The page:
THE National Agency for Foods and Drug Administration and Control ( NAFDAC) on Wednesday, identified tramadol and codeine as the most abused drugs in Nigeria.
This is even as it unfolded plans to implement the recommendations of the United Nations General Assembly (UNGASS) 2016 outcome document on the safe use of controlled medicines for pain and palliative care among others.
The agency’s Director General ( DG), Professor Mojisola Adeyeye made the disclosure in a statement, signed by her in Abuja.
Adeyeye, who decried the rate of abuse of prescription medicines and other psychoactive substances not under international control also revealed that very high dosage forms of 200 and 225mg tramadol have infiltrated the market as against the regulated 50 and 200mg dosage strengths.
“The most commonly abused drugs in the country are tramadol and codeine. tramadol is a synthetic opioid analgesic used to treat moderate to severe pain and is the most abused effective medicine among addicts. It has no effects on the respiratory system, but overdose causes arrhythmias, cramps, coma and death.
“In Nigeria, it is regulated as the 50 and 100mg dosage strengths but very high dosage forms of 200 and 225mg have infiltrated the market. There is also a noticeable increase in smuggling of tramadol capsules. tramadol use disorder is associated with physical withdrawal symptoms and compulsive behaviour,” the statement partly reads.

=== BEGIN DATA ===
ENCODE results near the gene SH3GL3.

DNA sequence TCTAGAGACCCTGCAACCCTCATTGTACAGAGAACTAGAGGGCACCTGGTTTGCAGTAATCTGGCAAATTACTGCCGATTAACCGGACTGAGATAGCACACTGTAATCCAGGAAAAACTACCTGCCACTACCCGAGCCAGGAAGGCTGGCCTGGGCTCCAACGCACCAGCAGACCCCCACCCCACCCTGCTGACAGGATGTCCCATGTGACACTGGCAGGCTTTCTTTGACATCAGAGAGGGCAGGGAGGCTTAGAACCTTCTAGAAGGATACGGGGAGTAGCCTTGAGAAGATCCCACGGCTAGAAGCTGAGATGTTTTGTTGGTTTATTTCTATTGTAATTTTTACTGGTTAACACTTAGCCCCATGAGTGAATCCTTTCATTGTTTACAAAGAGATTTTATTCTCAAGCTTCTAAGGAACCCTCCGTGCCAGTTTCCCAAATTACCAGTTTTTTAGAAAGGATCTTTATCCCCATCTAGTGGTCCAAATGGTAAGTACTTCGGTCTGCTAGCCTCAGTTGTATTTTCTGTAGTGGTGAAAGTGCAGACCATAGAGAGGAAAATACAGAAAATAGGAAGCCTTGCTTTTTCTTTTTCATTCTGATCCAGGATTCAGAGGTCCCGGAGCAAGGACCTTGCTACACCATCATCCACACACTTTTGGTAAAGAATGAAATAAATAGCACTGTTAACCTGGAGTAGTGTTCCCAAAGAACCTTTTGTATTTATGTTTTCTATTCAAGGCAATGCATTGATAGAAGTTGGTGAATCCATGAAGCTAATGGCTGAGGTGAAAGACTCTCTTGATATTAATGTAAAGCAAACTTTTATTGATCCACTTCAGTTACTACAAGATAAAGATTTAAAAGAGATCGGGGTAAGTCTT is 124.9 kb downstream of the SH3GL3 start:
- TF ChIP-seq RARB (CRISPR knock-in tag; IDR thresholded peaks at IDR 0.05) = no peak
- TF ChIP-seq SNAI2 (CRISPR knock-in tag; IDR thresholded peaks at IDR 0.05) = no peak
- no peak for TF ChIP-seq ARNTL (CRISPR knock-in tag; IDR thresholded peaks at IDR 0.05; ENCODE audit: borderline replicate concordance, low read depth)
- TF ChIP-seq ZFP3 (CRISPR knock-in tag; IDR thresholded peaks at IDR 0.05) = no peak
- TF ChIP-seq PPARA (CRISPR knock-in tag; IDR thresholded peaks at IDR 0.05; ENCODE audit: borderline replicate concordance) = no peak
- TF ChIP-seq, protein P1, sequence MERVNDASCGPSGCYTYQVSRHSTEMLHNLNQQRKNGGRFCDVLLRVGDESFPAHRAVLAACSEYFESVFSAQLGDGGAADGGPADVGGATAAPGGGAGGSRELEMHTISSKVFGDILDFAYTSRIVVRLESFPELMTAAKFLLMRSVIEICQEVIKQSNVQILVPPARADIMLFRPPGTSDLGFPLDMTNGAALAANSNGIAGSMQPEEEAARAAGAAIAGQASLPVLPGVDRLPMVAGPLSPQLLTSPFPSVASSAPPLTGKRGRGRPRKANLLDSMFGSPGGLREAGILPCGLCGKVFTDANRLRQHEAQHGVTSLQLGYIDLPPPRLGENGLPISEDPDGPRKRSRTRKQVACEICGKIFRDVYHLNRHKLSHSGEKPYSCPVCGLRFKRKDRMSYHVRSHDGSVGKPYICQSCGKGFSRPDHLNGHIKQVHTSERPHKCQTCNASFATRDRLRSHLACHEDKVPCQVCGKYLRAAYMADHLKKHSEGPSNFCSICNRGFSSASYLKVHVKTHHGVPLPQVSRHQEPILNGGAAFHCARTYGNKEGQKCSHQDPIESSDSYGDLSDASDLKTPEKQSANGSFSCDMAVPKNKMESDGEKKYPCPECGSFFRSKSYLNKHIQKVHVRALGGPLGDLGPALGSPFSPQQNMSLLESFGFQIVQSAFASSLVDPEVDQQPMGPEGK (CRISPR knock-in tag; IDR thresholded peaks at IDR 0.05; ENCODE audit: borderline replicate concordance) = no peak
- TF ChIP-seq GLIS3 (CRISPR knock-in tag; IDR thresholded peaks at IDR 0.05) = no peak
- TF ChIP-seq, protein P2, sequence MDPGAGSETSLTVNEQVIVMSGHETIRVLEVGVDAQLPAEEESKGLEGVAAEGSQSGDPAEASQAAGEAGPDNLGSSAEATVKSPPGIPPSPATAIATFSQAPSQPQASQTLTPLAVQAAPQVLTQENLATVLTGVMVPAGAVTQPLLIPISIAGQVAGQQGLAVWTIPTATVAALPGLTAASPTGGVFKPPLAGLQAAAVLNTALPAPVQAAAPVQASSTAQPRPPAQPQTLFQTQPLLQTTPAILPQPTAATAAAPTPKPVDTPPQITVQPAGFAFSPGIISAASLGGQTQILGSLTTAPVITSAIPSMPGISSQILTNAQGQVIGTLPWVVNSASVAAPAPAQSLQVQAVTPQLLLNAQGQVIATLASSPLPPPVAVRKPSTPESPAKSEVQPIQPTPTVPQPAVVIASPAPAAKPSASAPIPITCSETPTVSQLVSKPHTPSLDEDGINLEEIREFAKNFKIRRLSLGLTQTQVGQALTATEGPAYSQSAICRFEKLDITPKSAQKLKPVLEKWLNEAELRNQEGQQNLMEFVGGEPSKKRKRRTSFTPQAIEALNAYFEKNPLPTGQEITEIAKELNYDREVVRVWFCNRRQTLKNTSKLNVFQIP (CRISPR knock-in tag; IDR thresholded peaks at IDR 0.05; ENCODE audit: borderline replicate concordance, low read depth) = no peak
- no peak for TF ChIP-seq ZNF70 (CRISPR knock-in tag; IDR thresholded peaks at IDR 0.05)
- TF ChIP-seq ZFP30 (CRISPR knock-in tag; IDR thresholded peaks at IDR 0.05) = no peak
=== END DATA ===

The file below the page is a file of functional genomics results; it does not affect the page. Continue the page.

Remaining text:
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She further explained that:“Codeine can be obtained in a compound form in Over-The-Counter painkillers and cough medicines, but consumers often became addicted. The risk of addiction is great and, in many countries, including Nigeria consumers require a prescription for all opioid-based medication.
“The misuse of codeine products contributes to severe health outcomes including liver damage, stomach ulceration, respiratory depression, coma and death. In Nigeria, all codeine-containing products are locally manufactured and are prescription-only-medicines since 2012, but the reclassification did not stem the trend of abuse partly due to non-adherence to the provisions of prescription.”
In view of the menace, she said that stakeholders are working with the Minister of Health, as well as the Office of National Security Adviser and the Presidency to develop strategies to mitigate the trend.
She reiterated the agency’s commitment to continually raise awareness on the consequences of drug abuse to public health.
The agency also stressed the need for extra-territorial enforcement to identify, disrupt and dismantle organised criminal groups operating across the borders.